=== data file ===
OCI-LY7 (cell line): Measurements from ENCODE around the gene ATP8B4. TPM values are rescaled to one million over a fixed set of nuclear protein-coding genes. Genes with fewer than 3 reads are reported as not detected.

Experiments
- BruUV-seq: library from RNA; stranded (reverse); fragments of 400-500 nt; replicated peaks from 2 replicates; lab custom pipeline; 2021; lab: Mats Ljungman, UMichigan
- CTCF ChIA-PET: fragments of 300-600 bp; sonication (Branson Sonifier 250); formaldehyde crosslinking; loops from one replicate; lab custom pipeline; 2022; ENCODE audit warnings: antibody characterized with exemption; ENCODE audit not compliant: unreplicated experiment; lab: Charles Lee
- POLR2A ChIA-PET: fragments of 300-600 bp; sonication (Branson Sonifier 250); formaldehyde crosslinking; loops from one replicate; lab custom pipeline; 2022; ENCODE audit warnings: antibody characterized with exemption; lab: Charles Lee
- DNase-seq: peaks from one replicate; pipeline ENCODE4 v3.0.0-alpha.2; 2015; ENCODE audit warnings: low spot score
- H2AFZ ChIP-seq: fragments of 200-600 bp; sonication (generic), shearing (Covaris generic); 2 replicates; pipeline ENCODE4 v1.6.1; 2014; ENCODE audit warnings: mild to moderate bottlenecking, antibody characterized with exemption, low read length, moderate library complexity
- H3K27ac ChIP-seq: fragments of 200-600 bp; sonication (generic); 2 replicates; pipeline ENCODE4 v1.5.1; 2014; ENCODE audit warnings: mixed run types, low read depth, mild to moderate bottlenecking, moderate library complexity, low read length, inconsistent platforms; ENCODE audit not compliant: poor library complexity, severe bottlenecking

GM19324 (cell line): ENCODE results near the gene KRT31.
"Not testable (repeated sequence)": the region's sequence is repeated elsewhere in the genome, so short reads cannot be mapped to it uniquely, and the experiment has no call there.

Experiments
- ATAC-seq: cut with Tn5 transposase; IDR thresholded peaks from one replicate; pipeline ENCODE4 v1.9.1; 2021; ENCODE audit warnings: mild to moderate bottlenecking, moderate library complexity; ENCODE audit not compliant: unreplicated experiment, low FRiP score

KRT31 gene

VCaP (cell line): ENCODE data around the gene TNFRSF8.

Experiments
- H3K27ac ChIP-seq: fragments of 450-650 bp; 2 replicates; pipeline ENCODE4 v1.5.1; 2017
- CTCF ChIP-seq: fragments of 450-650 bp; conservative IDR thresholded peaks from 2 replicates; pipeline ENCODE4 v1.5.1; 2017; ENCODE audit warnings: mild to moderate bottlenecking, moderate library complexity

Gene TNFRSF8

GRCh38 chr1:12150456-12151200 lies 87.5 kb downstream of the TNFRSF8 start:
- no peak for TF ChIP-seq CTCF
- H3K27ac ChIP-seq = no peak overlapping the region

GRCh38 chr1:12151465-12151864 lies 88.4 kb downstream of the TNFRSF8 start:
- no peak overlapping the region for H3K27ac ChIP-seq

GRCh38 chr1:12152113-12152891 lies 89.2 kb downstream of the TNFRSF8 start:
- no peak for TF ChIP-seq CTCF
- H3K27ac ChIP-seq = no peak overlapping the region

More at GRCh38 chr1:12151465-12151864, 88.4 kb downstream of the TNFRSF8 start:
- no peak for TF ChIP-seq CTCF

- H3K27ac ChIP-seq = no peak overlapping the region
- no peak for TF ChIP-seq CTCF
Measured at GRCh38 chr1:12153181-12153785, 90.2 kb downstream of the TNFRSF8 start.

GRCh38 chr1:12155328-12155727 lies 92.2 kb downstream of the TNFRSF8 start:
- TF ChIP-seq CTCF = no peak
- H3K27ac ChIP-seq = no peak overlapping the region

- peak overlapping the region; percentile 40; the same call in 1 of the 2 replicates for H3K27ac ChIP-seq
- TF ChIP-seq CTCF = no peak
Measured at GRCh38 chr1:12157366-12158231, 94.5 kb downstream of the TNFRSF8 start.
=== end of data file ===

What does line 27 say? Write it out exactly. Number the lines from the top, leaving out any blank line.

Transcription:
More at GRCh38 chr1:12151465-12151864, 88.4 kb downstream of the TNFRSF8 start: